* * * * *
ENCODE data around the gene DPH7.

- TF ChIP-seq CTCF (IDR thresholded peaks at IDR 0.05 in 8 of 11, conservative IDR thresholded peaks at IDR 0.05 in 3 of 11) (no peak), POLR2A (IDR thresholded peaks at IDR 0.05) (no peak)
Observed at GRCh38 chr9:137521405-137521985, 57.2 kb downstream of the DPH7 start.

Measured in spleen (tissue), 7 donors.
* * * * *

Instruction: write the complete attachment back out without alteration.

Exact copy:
ENCODE data around the gene DPH7.

- TF ChIP-seq CTCF (IDR thresholded peaks at IDR 0.05 in 8 of 11, conservative IDR thresholded peaks at IDR 0.05 in 3 of 11) (no peak), POLR2A (IDR thresholded peaks at IDR 0.05) (no peak)
Observed at GRCh38 chr9:137521405-137521985, 57.2 kb downstream of the DPH7 start.

Measured in spleen (tissue), 7 donors.